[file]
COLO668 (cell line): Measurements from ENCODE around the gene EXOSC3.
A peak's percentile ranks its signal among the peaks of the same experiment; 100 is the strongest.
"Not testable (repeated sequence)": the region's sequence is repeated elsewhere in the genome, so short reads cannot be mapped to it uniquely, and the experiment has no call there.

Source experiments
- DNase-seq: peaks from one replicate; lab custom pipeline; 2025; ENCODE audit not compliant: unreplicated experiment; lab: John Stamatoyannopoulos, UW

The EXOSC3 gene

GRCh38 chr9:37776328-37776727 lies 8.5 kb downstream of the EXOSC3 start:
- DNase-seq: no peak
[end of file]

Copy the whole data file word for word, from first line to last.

COLO668 (cell line): Measurements from ENCODE around the gene EXOSC3.
A peak's percentile ranks its signal among the peaks of the same experiment; 100 is the strongest.
"Not testable (repeated sequence)": the region's sequence is repeated elsewhere in the genome, so short reads cannot be mapped to it uniquely, and the experiment has no call there.

Source experiments
- DNase-seq: peaks from one replicate; lab custom pipeline; 2025; ENCODE audit not compliant: unreplicated experiment; lab: John Stamatoyannopoulos, UW

The EXOSC3 gene

GRCh38 chr9:37776328-37776727 lies 8.5 kb downstream of the EXOSC3 start:
- DNase-seq: no peak